Hardy's heroines: A reversal of roles
Date of Award
Doctor of Philosophy (Ph.D.)
First Committee Member
Ronald B. Newman, Committee Chair
Throughout literary history, particular roles have been assigned to heroes and heroines, representing as well the male and female roles in society. Male aggressiveness and female submissiveness have generally been rewarded. Such stereotypical views continued through the years until the late nineteenth century when Thomas Hardy began to write novels that show a new kind of heroine. This heroine goes beyond the "new woman" of the late Victorian period; she exhibits inner strength, free will, intelligence, even nobility of spirit. Her interests go far beyond the drawing room accomplishments of the typical Victorian woman.Hardy's treatment of men, on the other hand, is not as complimentary. He shows his male characters to be weak, both morally and physically. Very few show any interest in athletics, and those that do--such as Sergeant Troy--have little moral strength. The men in Hardy's novels have more of the attributes seen in heroines of the past.Not only does Hardy portray strong, independent women, but he uses their characters to bring attention to the inequities of the Victorian moral code. In particular, he was concerned with women's dependence on marriage for their livelihood and with society's judgmental attitudes concerning standards of virtue.In all of his novels, Hardy creates as a central character women of outstanding qualities. Correspondingly, in each novel he portrays men who are morally weak or inferior. The consistency with which Hardy presents men and women in these roles makes a clear point. Hardy not only shows the reading public a new way to view women, but he effectively reverses the role of the hero and heroine, setting a new paradigm for literature and for life.This dissertation discusses Bathsheba Everdene, Eustacia Vye, Elizabeth-Jane Henchard, Tess Durbeyfield, and Sue Bridehead, the leading women of Hardy's five major novels, and shows how each deserves the title of hero rather than that of heroine. The evaluation is based upon a set of criteria previously ascribed to the male hero, but now assigned to a new character--the woman hero, who brings to the role the additional qualities attributed traditionally to women: caring, tenderness, and a sense of humanity.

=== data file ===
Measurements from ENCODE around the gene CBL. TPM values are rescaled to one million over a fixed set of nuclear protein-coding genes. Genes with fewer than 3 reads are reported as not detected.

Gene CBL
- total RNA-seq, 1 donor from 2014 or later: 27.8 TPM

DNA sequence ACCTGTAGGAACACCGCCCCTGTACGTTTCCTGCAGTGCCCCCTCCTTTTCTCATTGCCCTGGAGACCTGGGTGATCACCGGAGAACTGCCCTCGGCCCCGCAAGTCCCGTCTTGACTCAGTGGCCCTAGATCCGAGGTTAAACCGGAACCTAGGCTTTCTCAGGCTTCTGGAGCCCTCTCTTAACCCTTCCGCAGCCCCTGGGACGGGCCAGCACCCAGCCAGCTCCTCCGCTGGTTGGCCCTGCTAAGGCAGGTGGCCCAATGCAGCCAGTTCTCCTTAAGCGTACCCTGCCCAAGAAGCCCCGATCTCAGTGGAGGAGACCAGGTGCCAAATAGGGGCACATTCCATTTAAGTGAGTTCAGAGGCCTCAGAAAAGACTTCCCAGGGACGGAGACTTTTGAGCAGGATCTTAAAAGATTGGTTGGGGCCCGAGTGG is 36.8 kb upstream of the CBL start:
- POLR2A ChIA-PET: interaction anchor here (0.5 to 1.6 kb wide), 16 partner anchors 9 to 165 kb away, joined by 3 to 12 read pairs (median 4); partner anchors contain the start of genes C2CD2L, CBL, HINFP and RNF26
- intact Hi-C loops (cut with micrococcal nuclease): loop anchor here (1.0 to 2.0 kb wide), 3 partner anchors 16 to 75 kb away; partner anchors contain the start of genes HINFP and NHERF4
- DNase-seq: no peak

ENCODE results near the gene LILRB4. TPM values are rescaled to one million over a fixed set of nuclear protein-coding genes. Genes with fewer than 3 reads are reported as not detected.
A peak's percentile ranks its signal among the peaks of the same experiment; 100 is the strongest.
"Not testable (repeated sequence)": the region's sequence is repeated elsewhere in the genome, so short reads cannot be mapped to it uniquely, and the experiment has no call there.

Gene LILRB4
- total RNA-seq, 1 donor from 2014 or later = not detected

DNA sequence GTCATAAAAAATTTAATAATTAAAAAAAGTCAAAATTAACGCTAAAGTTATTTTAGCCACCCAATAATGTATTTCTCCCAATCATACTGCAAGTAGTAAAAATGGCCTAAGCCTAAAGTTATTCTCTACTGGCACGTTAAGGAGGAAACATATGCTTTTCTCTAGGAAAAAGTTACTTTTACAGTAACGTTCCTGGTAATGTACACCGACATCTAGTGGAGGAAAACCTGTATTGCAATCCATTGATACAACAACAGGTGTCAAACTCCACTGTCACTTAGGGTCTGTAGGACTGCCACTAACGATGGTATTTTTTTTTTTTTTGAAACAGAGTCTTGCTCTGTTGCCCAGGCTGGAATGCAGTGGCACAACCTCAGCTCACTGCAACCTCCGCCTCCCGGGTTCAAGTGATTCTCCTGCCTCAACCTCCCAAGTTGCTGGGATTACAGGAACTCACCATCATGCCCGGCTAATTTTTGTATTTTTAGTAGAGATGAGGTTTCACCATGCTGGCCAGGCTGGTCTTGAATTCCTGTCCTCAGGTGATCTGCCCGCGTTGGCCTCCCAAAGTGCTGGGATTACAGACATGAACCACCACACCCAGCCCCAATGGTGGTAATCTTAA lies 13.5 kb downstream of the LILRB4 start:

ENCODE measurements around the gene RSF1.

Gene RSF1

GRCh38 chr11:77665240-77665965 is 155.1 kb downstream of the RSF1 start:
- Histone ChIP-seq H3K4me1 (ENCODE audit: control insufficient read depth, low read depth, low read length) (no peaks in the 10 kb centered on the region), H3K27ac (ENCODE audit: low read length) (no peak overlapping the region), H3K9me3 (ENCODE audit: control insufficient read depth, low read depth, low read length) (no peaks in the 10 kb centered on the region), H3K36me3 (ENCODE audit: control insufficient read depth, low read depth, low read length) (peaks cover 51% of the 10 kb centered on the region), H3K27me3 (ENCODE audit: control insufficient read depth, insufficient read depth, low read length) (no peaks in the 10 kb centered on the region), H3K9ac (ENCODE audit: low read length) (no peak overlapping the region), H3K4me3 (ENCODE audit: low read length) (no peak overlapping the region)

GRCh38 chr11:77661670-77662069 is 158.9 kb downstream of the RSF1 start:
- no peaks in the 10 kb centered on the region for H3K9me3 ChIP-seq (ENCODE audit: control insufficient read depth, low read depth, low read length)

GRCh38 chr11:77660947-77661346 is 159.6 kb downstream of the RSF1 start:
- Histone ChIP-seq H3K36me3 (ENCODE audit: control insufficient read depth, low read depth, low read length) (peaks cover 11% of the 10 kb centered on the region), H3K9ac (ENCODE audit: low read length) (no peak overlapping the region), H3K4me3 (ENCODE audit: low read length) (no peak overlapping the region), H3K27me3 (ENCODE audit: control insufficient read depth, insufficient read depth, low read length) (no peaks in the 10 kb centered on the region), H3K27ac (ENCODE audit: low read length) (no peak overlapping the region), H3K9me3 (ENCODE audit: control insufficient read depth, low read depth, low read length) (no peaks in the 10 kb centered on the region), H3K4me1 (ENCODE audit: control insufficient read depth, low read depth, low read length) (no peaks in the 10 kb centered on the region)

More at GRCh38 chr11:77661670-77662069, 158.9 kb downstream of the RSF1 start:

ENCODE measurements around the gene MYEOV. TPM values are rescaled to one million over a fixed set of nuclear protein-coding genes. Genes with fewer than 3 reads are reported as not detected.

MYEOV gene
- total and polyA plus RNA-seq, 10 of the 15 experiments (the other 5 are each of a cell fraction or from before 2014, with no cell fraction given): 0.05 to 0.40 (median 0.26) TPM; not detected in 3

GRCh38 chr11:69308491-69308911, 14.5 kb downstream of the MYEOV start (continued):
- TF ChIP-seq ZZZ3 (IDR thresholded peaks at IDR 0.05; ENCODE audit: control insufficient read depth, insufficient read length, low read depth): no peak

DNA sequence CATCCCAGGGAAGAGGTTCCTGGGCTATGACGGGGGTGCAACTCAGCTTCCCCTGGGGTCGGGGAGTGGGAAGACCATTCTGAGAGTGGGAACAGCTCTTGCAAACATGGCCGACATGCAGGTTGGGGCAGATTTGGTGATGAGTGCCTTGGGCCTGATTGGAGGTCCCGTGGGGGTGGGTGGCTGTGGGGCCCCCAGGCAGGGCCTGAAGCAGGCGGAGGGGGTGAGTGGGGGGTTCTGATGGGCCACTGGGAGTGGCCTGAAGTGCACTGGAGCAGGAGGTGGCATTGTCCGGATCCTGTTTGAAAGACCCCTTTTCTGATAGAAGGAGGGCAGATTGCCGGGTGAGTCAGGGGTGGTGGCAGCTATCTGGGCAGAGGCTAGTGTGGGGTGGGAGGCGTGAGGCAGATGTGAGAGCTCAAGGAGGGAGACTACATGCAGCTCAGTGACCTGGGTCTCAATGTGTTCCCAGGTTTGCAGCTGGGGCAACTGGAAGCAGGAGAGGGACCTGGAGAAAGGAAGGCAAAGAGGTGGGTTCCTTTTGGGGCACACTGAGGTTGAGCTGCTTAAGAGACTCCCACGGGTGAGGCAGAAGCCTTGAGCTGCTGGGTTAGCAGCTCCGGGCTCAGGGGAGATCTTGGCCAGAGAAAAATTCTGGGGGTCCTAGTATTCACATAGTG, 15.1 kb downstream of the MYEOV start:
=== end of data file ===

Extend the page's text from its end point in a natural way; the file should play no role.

Sprechman, Ellen Lew, "Hardy's heroines: A reversal of roles" (1988). Dissertations from ProQuest. 2688.